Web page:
The rock strata in that area appear to tilt slightly downwards towards approximately the north-west or west, which means soil would have considerably less purchase than it would on horizontal rock strata.

Another landslide, very small - perhaps only a ton or two of soil and rock, started a few metres above the track near the main landslide. Most of the material came to rest on the track and although some carried on down the slope it did not trigger a major slide.

It's easy to imagine that over hundreds of years soil slowly increased in depth on those upper slopes, and eventually, in the prolonged downpour, the soil became supersaturated with an immense weight of water, and a section gave way.

The first hundred metres
For the first approximately one hundred metres the slide went straight down an approximately 45 degree slope (guestimate),  widening to about twenty to thirty metres.  It does not appear to have slid over the soil but rather to have torn out the top one to two metres of the soil as it went, so that by the time it reached the bottom it had greatly increased in mass.

There was a considerable amount of erosion down the bed of the scar - in parts a gully about two to three metres below the original surface has been eroded into the lower part of the steep slope. What caused this erosion I'm not sure - it was either mainly water, or perhaps it was supersurated soil moving as a slurry or fluid.

In the top left image below we are looking up to the top of the landslide - the white dot at the top of the scar is a person. In the top right image you can see that a 2 - 3 metre deep gully has been dug or eroded down approx the centre of the lower part of the first hundred metres or so of the slide scar. The bottom left image is another shot looking to the top of the landslide with a figure to give a good idea of scale. The bottom right image shows mangled vegetation and rocks lining the edges of this part of the slide. The white post is one metre tall.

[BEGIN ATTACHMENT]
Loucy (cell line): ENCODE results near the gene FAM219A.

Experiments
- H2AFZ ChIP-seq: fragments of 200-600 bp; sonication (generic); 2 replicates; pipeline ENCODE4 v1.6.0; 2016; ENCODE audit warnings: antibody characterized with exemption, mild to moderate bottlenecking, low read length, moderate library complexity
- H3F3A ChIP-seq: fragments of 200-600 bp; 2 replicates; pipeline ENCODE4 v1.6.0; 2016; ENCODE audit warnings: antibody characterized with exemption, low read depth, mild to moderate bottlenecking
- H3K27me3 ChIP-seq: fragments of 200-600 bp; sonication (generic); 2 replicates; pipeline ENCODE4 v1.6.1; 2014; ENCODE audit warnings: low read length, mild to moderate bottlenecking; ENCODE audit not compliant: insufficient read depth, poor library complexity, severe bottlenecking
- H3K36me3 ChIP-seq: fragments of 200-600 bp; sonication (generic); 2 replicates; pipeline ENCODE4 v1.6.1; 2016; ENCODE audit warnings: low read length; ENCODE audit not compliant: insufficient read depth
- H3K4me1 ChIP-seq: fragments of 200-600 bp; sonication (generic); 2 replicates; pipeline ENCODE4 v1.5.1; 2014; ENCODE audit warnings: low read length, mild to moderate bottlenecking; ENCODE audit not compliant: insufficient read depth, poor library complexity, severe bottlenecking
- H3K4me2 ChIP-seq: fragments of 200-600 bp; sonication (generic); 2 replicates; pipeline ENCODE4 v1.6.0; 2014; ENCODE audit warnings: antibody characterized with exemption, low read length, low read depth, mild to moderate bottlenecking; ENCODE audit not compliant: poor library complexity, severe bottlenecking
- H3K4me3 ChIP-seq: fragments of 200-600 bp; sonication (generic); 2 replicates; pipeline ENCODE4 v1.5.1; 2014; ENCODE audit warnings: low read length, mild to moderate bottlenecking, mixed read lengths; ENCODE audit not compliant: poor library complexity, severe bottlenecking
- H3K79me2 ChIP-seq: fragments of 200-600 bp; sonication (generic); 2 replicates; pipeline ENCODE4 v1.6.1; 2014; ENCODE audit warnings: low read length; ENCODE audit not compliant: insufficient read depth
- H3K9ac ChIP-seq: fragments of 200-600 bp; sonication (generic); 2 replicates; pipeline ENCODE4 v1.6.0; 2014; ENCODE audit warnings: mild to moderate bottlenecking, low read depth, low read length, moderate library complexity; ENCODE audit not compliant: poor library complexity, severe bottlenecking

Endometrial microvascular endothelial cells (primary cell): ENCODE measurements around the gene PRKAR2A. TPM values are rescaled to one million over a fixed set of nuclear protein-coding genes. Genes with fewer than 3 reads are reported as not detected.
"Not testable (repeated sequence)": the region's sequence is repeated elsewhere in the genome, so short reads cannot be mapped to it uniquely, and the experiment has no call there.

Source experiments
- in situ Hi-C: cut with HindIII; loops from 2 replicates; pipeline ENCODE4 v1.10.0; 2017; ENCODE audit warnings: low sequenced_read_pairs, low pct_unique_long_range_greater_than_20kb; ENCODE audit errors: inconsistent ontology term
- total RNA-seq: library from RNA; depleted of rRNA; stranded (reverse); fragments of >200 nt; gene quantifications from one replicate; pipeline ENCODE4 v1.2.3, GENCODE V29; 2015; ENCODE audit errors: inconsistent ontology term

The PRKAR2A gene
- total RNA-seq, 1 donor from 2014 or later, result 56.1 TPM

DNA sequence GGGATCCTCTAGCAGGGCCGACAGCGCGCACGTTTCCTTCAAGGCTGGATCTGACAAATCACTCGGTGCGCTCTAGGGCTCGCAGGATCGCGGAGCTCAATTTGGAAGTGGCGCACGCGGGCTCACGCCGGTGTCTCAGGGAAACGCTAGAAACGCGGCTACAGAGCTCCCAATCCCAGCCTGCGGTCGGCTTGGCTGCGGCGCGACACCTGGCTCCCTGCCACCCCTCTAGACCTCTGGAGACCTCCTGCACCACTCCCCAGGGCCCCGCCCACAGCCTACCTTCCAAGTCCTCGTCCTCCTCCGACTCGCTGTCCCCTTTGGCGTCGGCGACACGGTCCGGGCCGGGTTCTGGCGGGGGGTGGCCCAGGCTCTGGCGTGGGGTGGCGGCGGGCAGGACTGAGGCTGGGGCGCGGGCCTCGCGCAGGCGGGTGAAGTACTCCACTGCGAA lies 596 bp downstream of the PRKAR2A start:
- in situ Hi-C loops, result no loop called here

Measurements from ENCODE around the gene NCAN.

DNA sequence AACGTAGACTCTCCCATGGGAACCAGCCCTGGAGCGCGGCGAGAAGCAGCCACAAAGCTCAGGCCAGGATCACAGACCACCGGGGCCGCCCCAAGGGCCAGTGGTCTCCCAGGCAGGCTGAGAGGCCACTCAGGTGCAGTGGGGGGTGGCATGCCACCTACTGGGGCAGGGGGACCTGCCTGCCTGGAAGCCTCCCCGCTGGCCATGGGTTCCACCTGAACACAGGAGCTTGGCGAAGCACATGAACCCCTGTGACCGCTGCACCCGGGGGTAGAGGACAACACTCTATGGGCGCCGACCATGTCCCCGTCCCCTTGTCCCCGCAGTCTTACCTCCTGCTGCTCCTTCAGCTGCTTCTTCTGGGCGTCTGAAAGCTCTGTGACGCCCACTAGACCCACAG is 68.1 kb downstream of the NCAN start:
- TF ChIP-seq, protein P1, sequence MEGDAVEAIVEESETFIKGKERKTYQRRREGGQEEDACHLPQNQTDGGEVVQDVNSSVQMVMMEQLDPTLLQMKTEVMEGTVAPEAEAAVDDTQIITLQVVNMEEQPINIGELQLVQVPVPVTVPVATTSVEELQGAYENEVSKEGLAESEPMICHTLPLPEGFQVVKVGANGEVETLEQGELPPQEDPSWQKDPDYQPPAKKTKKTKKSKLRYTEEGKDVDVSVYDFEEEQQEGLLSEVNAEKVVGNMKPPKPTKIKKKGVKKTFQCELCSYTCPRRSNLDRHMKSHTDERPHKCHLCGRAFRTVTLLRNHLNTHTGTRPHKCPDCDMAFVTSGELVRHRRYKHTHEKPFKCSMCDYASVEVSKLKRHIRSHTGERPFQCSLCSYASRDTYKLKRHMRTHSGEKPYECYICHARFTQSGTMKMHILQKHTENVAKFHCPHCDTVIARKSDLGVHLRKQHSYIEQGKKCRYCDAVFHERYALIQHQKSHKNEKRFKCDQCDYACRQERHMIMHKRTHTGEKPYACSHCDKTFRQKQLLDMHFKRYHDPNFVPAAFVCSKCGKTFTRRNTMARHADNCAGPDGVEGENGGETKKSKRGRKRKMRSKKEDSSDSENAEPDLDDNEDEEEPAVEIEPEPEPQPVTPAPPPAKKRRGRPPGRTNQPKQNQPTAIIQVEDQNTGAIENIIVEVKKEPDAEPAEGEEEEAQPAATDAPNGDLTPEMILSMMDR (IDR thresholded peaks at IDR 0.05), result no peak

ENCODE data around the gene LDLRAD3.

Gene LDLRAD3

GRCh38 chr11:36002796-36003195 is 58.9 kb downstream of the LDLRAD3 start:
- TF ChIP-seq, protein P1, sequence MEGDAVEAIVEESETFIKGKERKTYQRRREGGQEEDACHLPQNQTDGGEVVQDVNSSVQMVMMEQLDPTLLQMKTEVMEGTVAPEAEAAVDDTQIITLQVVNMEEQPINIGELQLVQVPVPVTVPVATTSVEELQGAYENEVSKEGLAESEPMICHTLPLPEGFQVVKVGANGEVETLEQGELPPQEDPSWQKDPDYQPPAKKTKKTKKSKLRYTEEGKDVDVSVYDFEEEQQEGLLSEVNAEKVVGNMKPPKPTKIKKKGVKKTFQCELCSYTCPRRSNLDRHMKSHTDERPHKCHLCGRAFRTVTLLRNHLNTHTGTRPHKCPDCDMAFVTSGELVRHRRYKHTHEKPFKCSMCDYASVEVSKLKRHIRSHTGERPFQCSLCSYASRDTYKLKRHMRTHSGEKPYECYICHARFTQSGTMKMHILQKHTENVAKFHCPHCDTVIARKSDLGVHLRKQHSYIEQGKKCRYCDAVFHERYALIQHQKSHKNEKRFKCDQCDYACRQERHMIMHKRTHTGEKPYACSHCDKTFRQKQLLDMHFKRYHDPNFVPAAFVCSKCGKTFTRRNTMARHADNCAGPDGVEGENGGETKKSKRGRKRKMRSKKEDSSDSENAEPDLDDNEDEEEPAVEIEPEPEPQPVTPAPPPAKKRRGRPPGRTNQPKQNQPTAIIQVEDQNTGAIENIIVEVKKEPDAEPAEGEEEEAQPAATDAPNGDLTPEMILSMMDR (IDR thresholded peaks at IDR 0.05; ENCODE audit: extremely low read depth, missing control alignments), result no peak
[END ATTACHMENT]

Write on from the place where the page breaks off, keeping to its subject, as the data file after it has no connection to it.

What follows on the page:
What happened at the bottom of the steep slope? Your typical Adelaide Hills landslide would have come to a halt at this point, leaving a large heap of soil, rocks and mangled vegetation. But this landslide behaved quite differently. It kept going down the valley floor, not as a typical landslide but as a flash flood.

By the time it reached the bottom of the initial steep slope it was not a sliding mass of solid debris but a fluid of some kind. Perhaps akin to the mudflows that we sometimes hear about in other countries. There is no big heap of debris at all at the bottom of the steep slope.

It puzzles me considerably as to how it could have contained so much water that the whole mass flowed as a fluid rather than as a solid, but perhaps the answer lies in the saturated nature of the soil, and the kind of soil it was.

Perhaps the sandy, gravelly and stony nature of the soil on that slope can hold enough water so that when saturated and sliding, it effectively turns into a flow of water in which the soil particles small and large are suspended.  More likely I think it turned into a slurry of some kind. But I will leave that to the experts to judge, if any should study the slide, and I hope they will.

One explanation I can rule out is that there was already a flood
coming down the northern tributary of Ghost Tree Gully and the slide debris
entered the stream as solid rubble and was simply carried downstream by the
floodwaters. There was no such preexisting flood coming down the tributary.
There's no visual evidence of such a preexisting flood, and I doubt if even a
cloudburst of several inches in half an hour could produce a flood of
anywhere near the required magnitude in a catchment of that size.

Entering the northern Ghost Tree Gully tributary streambed
At the bottom of the steep slope the slide weaved to right and left a bit, and then crossed the vehicle track that comes up Ghost Tree Gully and entered the streambed of the northern branch of Ghost Tree Gully. Fortunately it did not erode the track significantly - it mostly flowed over the top.

Descent through Red Gum woodland